LEGAL AND CONTRACTUAL FAQ



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1. When is transfer duty payable?
2. On what date should occupation be given and what is occupational rental?
3. What if a tenant has a lease that overlaps the transfer date?
4. Is the Purchaser ever liable for commission?

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When is transfer duty payable?
This sum is payable to the Receiver of Revenue, but is usually collected by the conveyancer. Transfer duty is actually only required to be paid within a period of six months from the date of the transaction to avoid penalties. In practice, the conveyancer calls on the Purchaser to pay the duty soon after receiving conveyancing instructions from the agent and will not proceed with the transaction until these and other costs are paid in full

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On what date should occupation be given and what is occupational rental?
Occupation should be agreed on a date mutually suited to both parties. It will often occur, however, that one of the parties is in occupation of the property while it is registered in the other's name, thus requiring the occupier (who may be either a buyer or seller) to pay a rental to the owner.

This could typically happen where registration takes place in the middle of the month and both parties only want to move at month end. The seller would then remain in the property until month end and pay the payer occupational rent for half the month.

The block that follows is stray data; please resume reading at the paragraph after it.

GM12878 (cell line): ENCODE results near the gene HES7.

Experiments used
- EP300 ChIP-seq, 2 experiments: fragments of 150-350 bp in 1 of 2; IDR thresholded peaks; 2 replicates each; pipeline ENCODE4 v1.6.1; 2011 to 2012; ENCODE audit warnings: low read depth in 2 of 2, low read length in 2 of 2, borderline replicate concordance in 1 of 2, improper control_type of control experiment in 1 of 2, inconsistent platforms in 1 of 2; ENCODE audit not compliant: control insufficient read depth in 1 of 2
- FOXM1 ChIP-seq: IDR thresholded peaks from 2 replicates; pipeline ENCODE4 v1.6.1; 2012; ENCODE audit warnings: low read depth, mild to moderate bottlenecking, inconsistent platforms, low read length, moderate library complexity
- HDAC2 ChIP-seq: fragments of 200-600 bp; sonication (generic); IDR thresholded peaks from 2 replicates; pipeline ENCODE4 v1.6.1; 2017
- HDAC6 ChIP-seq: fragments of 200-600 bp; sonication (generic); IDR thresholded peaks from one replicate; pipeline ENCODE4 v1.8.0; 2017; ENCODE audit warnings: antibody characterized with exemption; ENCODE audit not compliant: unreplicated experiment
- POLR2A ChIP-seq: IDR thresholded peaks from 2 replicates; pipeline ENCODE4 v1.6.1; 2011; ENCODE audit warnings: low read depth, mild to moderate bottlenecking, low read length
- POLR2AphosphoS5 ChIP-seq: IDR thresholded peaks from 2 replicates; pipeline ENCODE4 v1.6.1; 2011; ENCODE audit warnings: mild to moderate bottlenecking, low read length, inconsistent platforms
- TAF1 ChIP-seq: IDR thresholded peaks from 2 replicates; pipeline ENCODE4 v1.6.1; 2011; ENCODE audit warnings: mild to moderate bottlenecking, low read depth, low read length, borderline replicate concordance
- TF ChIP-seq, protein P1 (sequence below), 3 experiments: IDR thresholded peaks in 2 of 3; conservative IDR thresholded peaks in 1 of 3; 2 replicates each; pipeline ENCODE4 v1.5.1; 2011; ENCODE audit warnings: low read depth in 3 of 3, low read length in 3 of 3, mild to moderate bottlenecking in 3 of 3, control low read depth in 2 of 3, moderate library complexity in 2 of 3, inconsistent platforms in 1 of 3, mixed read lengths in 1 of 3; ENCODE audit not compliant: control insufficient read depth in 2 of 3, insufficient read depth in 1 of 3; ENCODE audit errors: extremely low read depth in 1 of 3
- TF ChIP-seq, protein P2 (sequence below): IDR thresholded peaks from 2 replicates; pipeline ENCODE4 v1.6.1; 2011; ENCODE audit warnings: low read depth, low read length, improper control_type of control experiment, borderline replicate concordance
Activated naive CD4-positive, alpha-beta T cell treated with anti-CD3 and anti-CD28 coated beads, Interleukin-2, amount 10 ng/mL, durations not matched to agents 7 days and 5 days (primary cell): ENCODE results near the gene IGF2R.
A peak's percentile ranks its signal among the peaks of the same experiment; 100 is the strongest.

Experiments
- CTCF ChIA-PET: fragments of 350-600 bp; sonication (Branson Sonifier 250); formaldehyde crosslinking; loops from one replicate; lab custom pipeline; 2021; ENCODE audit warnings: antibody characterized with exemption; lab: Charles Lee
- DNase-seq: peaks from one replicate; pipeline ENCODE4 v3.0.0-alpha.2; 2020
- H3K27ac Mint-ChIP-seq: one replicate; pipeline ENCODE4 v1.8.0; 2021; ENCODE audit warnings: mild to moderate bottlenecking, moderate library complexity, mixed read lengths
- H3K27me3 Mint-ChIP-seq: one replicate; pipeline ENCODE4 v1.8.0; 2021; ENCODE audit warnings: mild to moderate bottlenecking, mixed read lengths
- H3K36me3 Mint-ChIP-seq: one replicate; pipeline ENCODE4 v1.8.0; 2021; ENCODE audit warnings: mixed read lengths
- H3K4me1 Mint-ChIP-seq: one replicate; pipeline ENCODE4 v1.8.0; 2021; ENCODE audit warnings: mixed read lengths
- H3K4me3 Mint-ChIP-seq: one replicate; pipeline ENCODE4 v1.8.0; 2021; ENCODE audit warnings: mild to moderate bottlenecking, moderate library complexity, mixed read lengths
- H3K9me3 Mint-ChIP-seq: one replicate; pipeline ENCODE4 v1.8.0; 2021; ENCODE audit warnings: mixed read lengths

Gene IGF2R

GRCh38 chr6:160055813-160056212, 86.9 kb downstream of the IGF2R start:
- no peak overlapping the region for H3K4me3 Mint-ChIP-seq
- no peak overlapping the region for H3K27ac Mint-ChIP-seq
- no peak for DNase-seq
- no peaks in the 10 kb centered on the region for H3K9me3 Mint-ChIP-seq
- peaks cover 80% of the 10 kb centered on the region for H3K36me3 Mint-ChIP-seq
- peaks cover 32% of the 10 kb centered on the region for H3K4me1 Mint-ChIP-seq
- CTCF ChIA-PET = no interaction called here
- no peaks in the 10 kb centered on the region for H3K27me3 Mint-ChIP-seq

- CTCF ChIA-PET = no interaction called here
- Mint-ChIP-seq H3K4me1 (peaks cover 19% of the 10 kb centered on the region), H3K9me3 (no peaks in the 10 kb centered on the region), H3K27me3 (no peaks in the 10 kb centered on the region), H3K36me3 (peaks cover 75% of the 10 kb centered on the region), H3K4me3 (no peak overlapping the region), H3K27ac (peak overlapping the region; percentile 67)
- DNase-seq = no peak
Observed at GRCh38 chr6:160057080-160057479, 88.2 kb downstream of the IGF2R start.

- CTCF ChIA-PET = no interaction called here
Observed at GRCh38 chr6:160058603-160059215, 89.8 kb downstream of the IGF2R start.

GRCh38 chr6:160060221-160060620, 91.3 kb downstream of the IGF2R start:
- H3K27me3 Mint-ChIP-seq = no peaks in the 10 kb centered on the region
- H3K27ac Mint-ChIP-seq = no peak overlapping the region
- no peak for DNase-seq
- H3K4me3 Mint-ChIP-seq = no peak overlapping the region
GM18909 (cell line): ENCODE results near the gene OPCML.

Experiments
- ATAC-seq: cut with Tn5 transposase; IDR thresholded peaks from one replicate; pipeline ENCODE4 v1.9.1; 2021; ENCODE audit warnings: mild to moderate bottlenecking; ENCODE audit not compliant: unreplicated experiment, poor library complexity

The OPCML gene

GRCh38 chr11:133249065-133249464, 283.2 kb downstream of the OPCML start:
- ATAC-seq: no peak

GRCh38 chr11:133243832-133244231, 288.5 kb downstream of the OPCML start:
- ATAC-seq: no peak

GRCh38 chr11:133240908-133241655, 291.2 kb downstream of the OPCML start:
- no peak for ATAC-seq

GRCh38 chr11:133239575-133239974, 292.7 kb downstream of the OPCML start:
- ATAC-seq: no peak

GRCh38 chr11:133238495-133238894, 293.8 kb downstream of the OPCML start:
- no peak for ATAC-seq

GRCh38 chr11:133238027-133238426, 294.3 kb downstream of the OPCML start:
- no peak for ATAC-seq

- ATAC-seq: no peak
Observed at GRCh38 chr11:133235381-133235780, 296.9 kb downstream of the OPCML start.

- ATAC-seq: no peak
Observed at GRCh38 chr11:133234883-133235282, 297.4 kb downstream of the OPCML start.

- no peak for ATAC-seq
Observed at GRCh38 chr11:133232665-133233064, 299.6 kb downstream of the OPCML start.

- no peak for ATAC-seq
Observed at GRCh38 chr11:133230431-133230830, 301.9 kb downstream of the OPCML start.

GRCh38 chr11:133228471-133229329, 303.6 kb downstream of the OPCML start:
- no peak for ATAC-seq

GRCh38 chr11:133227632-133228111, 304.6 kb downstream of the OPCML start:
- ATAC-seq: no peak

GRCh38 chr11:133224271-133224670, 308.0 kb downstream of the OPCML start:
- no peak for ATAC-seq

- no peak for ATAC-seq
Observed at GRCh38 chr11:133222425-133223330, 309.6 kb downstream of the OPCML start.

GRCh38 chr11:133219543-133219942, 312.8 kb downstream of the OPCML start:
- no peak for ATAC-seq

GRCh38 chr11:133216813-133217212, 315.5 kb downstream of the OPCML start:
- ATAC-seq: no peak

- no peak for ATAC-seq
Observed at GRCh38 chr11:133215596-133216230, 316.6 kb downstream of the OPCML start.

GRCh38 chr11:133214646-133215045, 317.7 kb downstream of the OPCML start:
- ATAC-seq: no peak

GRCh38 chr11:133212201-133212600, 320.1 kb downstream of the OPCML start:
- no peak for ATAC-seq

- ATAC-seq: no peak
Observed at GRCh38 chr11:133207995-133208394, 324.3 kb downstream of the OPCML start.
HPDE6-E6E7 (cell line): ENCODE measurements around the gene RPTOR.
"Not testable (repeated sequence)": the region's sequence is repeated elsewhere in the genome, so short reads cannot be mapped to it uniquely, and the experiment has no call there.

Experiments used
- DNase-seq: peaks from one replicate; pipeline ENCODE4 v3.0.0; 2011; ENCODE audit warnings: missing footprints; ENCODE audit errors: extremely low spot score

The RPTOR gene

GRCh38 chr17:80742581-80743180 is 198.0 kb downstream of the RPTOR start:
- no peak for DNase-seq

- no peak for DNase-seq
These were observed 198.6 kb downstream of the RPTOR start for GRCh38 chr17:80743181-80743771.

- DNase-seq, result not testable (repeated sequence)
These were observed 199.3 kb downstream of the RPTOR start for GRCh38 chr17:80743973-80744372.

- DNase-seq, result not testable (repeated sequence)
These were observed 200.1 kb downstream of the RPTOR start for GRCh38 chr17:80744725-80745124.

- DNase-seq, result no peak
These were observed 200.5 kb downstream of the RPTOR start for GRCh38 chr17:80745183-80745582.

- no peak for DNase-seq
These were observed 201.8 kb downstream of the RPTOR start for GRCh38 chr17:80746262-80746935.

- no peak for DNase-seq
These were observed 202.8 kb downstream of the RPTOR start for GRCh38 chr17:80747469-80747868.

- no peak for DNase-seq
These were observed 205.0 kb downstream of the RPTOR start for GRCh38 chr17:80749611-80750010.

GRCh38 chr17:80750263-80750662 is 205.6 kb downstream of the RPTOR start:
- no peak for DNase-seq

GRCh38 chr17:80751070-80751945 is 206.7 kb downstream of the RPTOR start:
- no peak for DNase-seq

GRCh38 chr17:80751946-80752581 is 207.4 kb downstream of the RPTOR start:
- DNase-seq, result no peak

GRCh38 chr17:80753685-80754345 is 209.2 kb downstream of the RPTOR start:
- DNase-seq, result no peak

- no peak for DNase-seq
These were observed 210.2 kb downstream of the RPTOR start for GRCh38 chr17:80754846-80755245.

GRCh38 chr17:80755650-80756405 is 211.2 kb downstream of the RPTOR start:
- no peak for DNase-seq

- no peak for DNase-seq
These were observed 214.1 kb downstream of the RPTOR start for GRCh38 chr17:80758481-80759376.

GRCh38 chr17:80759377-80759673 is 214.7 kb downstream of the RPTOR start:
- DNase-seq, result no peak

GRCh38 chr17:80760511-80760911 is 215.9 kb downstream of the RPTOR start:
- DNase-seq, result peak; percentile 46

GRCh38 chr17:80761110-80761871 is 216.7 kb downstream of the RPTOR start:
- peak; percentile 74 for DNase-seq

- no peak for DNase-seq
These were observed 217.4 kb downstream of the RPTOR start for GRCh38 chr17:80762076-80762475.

Entitlement to such rent is not automatic and should be specified in the Agreement of Sale. The rental amount is usually agreed at a level commensurate with rentals available in the market.

Your agent will discuss this with you on filling out the offer to purchase so that occupation and registration dates suit both parties in the best manner possible

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What if a tenant has a lease that overlaps the transfer date?
Upon taking occupation of the property, the tenant acquires a real right thereto for the duration of the lease and will be protected by the "huur gaat voor koop" principle. The new landlord takes over the role of his predecessor, who in turn is relieved of obligations towards the tenant.

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Is the Purchaser ever liable for commission?
Strictly speaking, commission is payable by the party who conferred upon the Estate Agent the mandate to act on his/her behalf - that being the seller. In reality, however, it seldom happens that South African buyers pay commission (unless the Purchaser defaults on the sale).
 
Even if the buyer has appointed an agent to procure a home on their behalf, the seller and buyer agent will split the commission – being paid by the seller

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